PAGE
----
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Friday, January 19, 2007

Organic || Manufactured

I was in the pub having lunch today, when I over-heard a snatch of conversation from the next table:
“…And did [that] feel as if it were manufactured, as opposed to real?”

That’s all I caught; and I have no idea what they were discussing. But it made me think of the current buzz around church needing to be ‘organic,’ and the implied dichotomy, where:
Something that is manufactured = false, bad, inauthentic, artificial, a problem
Something that is organic = true, good, authentic, natural, a solution

Of course, the bizarre thing about the conversation I overheard was that the two women were sat on manufactured chairs at a manufactured table, in a building constructed of manufactured parts; and had got there in a (possibly in two) manufactured car(s).

Community – the social bonds forged by living together in stability over time – does not ‘just happen.’ Likewise, communitas – the social bonds forged by living together through an intense period of crisis; the kind of shared experience, often task-focused, that happens outside of community but plays an essential role in re-invigorating and ensuring the ongoing survival of community – does not ‘just happen.’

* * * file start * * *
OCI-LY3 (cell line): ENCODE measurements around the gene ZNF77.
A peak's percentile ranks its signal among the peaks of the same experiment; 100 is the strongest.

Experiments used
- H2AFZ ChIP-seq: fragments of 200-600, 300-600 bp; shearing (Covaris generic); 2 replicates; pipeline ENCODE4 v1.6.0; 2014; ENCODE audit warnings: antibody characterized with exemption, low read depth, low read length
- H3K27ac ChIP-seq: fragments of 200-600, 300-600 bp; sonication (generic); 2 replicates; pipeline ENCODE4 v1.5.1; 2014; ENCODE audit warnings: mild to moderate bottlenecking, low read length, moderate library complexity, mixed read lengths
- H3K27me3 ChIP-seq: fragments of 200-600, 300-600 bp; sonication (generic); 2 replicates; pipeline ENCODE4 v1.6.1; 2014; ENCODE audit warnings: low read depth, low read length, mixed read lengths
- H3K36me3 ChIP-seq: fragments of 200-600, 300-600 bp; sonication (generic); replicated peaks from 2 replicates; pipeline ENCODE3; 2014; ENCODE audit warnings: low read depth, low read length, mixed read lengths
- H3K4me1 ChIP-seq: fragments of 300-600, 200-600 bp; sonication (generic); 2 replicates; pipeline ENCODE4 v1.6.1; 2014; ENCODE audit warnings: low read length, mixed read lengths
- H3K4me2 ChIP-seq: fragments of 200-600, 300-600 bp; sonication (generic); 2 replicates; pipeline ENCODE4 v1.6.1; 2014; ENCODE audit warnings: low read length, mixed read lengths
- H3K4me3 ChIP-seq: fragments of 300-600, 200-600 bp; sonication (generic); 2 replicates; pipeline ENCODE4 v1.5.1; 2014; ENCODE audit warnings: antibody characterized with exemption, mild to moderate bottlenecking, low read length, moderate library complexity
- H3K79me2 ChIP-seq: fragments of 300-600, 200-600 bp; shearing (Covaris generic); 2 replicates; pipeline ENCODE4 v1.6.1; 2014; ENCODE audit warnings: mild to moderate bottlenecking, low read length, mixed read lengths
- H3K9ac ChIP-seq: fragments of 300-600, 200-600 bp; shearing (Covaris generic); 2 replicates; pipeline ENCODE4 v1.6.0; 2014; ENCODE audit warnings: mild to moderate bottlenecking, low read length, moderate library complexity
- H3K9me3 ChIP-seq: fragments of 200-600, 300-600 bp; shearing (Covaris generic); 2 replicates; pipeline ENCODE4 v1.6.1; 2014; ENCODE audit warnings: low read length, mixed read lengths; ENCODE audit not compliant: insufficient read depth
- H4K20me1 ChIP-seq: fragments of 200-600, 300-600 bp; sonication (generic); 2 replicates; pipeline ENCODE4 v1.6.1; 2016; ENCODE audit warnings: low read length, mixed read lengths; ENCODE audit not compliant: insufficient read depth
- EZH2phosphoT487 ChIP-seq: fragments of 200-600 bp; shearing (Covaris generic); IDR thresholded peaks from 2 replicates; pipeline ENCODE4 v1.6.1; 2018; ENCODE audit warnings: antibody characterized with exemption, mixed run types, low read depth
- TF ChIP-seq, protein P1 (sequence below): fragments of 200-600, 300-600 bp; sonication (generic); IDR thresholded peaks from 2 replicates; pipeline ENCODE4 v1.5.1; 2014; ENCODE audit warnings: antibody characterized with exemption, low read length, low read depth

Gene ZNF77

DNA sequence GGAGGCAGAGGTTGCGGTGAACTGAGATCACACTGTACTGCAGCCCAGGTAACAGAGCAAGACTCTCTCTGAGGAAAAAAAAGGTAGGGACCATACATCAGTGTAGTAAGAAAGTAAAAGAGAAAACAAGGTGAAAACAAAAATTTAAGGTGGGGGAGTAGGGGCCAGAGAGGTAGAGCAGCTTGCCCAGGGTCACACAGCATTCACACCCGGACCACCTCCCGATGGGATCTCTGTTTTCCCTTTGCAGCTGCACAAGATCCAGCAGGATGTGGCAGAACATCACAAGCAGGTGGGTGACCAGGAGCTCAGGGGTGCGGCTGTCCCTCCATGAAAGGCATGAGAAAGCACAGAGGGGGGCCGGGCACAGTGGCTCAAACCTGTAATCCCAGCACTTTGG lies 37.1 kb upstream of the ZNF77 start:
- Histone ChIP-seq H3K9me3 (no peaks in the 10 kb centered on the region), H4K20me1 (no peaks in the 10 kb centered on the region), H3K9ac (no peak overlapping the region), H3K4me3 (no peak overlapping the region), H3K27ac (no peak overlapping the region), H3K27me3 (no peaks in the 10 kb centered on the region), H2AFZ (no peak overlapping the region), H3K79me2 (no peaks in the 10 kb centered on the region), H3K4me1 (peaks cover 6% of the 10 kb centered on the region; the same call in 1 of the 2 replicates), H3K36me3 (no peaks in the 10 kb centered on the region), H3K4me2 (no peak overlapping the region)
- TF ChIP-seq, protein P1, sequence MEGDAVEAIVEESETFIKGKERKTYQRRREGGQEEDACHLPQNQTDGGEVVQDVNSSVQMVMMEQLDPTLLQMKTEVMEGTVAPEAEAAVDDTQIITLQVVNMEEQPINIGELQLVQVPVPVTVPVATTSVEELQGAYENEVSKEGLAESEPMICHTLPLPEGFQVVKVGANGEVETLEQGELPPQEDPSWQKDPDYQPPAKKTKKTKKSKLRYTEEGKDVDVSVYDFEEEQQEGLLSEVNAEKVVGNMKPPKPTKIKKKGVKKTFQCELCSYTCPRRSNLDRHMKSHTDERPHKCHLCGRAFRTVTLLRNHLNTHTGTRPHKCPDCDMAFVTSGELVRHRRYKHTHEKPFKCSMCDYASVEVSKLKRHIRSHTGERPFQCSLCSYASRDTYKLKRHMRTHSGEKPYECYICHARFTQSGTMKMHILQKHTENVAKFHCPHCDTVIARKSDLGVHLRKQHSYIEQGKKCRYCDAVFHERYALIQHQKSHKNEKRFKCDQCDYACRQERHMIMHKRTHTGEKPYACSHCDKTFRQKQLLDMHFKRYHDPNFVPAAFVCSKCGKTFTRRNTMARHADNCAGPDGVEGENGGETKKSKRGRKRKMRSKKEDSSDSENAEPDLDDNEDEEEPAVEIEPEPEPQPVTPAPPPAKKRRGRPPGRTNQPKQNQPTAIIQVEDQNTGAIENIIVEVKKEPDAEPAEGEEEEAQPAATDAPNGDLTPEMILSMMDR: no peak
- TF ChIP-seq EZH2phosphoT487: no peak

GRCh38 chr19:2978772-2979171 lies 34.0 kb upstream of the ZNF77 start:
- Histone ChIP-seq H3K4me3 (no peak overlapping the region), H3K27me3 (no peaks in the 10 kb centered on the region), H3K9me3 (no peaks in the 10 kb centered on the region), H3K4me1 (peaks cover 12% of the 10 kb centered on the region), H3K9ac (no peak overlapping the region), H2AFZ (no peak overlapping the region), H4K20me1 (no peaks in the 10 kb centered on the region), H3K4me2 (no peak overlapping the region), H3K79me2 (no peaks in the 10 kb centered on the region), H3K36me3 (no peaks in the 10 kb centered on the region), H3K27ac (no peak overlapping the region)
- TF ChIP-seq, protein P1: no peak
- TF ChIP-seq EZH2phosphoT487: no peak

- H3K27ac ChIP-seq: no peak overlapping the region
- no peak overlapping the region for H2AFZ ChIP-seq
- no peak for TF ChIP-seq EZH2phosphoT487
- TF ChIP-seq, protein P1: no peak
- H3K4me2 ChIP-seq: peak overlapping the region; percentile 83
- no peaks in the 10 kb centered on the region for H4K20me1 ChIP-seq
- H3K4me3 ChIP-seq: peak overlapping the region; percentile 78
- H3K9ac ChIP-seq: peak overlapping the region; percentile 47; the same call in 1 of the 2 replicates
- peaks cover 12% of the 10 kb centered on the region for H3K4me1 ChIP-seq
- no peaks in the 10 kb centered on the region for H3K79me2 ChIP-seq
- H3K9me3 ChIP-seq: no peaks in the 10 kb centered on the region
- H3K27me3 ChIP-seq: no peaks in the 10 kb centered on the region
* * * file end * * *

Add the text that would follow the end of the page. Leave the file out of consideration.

To some degree, church – being church, doing church – has to be manufactured. I understand the need for ‘organic’ language, as a (necessary) counter-balance to some of the structures (of thought, word, and deed) of inherited church that restrict growth (both qualitative and quantitative). I also understand that when a pendulum swings, it swings as far in the opposite direction…and that there are certain unquestioned assumptions, and snobbery, at play: are bands that formed at college in response to the singer’s ad on the students’ union notice-board inherently better than ‘manufactured’ bands formed in response to a record producer’s national search?

But there are ‘good’ manufacturing practices, and ‘bad’ manufacturing practices; ‘good’ manufactured products, and ‘bad’ manufactured products. And there are practices, and products, that can be improved on – especially in response to, or anticipation of, changing circumstances…and practices and products that can become superseded, or even detrimental, especially through failing to respond to or anticipate change…


Thursday, January 18, 2007

Fair Dinkum

Ever since St Paul travelled along the incredible road network of the Roman Empire writing letters in what had become the common language of The Known World, missionaries and other pioneers within the Church have always made use of the new communication technologies of their day. That is, of course, the nature of pioneers. The Church pioneered the media of printed text, and secured its place as dominant communication form in its time. Looking at the ever-growing list of Christian books, I think perhaps we have come to love it too much, and for the wrong reasons: for its own sake, or for the sake of promoting ourselves. And perhaps not least as an antidote, pioneers reach a point where they have to walk away, from something that still has a significant future, and go do something else instead.